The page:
This Week In Indie: “Day One: Garry’s Incident” Devs Censor Criticism
Game criticism is evolving and taking different directions, one of these very different directions is in the YouTube arena where videos and particularly Lets Plays are becoming mainstays for critiquing and exploring games in fun and interactive ways. YouTube is a great marketing tool for indie developers trying to promote their games and get the word out, but at the same time indie devs should expect criticism to be leveled at their game. This is the way the games industry works and indie devs are no exception.
The video above details an incident, ironically, that happened recently involving the famous YouTuber and PC game critic John “TotalBiscuit” Bain with one Wild Games Studio, and their studio chief Stephane Woods. Woods claimed copyright infringement, for monetizing content, when TotalBiscuit released a video actively criticizing Wild Games Studio’s Day One: Garry’s Incident. The general practice is that when you ask for review code from a developer, and they oblige, there will be some form of revenue made in order to pay the bills of the game critic or journalist, and allow them to continue business as usual. On a Steam forum post, which has been deleted, Woods makes the claim as such (with grammatical errors included):
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We protected out copyright because Total Biscuit has no right making advertising revenues with out license.
Incidentally (rolling with the punches here), TotalBiscuit showcases in the video how his video is being specifically targeted by having the highest view count and for its critical nature. Other videos shown, which are typical Lets Plays, are fine and dandy by Wild Games Studio’s standards. Such copyright claims are not typical of the industry as it’s now considered an industry standard that any video or article published on the web by a gaming journalist or critic will in some way be monetized. The fact that Wild Game Studios is playing the copyright claim card just shows their inability to process criticism and realise that they won’t be selling a high number of units. Because really when it comes down to it, in this instance, the devs want to sell as many units as possible even when the quality of the game may be sub-par. Here is a summary of the tweets, from TotalBiscuit, explaining the whole fiasco:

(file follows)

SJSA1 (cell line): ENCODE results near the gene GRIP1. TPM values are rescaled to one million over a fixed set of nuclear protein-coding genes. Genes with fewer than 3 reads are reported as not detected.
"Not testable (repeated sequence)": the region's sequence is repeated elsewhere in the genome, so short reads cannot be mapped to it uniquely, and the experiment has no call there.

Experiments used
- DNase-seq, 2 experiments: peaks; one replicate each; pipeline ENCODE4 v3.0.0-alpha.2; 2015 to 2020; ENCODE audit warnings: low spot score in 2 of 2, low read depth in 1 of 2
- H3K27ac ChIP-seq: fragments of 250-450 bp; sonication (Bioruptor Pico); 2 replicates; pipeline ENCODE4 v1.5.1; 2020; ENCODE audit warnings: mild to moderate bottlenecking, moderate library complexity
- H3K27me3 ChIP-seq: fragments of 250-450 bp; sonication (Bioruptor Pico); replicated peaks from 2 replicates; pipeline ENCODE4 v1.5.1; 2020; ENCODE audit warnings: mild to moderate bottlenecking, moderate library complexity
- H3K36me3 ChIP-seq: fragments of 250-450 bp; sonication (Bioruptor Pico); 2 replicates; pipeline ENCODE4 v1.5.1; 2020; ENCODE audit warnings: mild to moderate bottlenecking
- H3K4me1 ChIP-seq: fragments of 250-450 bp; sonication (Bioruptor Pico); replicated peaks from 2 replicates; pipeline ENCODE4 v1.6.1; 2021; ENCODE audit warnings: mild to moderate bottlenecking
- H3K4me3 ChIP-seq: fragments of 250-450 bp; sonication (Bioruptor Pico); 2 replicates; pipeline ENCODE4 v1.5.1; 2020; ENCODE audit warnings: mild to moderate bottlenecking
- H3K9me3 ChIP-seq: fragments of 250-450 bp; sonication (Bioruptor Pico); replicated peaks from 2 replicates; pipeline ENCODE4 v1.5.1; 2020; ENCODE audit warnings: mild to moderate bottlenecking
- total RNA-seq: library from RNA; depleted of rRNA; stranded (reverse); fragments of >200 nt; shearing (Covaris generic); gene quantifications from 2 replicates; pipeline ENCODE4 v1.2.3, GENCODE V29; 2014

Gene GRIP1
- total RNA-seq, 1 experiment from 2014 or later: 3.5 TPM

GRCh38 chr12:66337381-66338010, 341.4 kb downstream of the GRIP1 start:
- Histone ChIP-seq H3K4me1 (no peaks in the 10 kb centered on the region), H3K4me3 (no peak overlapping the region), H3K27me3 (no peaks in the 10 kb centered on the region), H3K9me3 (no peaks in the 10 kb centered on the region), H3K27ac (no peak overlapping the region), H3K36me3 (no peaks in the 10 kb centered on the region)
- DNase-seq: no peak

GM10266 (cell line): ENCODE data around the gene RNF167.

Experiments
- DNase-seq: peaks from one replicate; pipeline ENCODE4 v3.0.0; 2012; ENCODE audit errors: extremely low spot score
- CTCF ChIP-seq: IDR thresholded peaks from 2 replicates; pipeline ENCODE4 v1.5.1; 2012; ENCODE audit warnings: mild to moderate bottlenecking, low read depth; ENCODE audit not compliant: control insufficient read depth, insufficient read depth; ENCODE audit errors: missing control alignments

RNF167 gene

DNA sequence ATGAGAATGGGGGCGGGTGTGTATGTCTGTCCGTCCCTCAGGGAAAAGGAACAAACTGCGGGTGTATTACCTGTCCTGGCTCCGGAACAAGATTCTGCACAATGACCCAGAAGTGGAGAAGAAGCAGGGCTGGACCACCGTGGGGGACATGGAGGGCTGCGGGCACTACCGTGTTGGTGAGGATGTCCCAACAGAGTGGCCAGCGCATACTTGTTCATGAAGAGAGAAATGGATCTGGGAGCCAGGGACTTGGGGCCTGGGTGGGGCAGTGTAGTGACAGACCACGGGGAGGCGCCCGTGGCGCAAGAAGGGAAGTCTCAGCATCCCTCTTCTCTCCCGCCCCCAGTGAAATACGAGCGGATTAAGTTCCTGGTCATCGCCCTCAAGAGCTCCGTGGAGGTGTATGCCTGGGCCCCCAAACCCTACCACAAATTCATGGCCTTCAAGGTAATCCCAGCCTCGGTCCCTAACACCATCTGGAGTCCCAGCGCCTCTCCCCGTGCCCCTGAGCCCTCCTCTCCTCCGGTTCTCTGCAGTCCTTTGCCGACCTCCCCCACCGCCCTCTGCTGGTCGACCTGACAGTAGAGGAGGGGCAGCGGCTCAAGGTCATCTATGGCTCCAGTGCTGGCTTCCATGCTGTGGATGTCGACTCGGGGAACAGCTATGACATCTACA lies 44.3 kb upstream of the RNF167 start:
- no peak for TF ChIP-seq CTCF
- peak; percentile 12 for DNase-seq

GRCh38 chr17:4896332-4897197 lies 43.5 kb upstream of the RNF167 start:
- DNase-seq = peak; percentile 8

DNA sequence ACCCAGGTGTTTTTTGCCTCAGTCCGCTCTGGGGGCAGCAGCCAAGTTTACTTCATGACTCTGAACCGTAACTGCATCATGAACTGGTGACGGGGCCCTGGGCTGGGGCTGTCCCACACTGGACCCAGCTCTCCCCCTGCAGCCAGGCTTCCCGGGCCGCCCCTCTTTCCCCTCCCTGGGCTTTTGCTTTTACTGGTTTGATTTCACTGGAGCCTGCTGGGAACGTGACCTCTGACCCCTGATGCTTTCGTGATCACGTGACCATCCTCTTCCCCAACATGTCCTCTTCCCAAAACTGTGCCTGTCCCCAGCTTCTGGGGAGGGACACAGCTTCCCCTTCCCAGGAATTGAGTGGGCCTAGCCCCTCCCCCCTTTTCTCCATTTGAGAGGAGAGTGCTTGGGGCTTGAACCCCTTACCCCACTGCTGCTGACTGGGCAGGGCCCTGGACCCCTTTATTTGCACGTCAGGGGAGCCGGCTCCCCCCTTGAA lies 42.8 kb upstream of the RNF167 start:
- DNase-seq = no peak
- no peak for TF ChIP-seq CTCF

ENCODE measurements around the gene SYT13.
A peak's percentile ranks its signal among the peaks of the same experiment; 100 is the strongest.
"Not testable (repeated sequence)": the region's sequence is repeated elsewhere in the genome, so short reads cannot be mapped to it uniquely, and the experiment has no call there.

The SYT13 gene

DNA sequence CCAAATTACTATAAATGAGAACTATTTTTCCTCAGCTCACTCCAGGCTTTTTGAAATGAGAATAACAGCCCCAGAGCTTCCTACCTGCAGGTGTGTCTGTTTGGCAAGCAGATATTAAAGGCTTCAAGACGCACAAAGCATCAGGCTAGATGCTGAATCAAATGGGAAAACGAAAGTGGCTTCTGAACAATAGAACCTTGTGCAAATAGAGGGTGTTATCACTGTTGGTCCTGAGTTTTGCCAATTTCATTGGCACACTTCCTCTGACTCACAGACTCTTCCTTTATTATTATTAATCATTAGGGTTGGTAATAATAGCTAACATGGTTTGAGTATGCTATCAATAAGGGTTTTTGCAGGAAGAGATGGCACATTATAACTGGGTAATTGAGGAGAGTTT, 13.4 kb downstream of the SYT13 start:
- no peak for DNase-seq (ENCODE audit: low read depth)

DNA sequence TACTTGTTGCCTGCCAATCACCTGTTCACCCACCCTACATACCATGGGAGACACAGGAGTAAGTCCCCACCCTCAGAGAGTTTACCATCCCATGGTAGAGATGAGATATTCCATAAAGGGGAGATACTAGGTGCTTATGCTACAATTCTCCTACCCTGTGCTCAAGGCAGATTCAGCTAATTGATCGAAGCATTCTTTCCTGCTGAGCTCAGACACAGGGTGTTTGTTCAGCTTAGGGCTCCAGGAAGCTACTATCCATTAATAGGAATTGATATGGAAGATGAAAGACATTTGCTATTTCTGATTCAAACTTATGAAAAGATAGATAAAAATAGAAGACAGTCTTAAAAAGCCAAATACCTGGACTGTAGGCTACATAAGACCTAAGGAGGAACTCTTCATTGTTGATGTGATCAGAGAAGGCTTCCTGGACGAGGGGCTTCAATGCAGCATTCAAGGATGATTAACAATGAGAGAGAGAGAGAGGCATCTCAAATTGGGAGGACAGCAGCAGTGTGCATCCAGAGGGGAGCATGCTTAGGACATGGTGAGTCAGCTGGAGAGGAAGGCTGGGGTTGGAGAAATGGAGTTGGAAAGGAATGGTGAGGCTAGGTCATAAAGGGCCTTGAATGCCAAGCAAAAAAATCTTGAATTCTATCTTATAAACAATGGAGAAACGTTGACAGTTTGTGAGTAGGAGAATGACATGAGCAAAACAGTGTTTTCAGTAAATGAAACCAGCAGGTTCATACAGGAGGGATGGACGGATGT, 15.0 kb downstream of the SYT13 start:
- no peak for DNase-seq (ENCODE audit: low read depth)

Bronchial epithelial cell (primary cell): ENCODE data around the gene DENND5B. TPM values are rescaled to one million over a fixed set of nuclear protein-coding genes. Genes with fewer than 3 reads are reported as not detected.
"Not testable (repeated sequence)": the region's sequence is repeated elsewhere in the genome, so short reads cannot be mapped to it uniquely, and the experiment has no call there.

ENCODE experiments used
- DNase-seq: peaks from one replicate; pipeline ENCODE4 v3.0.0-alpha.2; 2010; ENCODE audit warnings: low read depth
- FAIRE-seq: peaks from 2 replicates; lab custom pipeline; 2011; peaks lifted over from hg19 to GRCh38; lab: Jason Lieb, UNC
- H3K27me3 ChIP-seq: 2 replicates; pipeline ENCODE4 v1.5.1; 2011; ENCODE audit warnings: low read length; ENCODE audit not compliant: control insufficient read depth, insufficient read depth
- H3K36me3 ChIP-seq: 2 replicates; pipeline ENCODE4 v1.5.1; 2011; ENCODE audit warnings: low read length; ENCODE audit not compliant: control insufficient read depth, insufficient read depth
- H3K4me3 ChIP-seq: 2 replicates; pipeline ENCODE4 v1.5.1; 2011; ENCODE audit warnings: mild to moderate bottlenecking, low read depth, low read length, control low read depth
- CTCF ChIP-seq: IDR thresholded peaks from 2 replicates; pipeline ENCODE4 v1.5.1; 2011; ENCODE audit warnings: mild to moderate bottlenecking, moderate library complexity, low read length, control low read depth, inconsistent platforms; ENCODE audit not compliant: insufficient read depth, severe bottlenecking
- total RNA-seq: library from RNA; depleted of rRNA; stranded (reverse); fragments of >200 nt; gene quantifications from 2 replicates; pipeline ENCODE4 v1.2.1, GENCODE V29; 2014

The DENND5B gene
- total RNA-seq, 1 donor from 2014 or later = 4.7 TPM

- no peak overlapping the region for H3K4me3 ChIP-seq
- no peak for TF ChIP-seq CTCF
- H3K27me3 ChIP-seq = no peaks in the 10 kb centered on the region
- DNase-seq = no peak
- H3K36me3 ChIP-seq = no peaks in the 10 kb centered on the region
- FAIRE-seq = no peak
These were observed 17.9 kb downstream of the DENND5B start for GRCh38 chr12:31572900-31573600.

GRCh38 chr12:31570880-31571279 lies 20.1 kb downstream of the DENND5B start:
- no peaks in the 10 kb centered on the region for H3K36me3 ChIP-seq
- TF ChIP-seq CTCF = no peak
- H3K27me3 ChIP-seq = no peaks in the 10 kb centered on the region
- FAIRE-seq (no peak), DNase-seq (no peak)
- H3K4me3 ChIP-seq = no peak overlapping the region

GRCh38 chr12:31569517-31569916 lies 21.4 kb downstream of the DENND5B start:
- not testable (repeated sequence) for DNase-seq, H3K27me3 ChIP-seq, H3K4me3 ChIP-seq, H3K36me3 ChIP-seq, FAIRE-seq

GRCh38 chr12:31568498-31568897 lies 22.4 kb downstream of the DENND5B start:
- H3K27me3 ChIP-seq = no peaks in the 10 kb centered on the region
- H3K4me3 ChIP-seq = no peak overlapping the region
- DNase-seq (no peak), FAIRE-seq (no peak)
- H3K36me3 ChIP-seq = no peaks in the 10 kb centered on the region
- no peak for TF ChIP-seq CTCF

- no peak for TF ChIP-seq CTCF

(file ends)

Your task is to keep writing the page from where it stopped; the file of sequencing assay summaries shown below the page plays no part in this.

“Well, cat is out of the bag since someone on Reddit found it. My Day One: Garrys Incident video was copyright flagged by the devs”
“I should point out that this is a game I was sent review code for, it was also the top-ranked video on Youtube for that game.”
“It is fairly obvious what they are doing here, abusing Youtubes copyright system to censor criticism of their product.”
“This happened 2 days ago, we contacted them for an explanation and have heard nothing. Giving them til Monday to respond before goin nuclear”
“It should be pointed out that US Fair Use doctrine exists in particular to protect criticism from being censored in such a way”
“It is a pro-consumer doctrine and with good reason. Maker and Polaris will come down on them like a ton of bricks come Monday.”
“Long story short. Dev sends code, code used to make critique, dev dislikes critique, dev abuses system to censor critique.”
“Its annoying that this had to come out, we were trying to solve it privately, but hey, copyright claims are public viewing on Youtube.”
“If I’ve seemed a little grumpy over the last few days now you know why. Dev attacks my livelihood for doing my job, silently fuming for days“
As it stands, it seems like TotalBiscuit will be taking legal action against Wild Fire Games Studio for the copyright claim and abuse thereof. TotalBiscuit has in no way infringed upon any copyright claims by Wild Fire Games Studio. This is a precarious situation indeed. Most suspicious is that in earlier review scores on Metacritic Day One: Garry’s Incident was receiving glowing “perfect” reviews, which is not the case at present. It will be interesting to see where developments head in this incident, as it appears that Wild Fire Games Studio is in the wrong.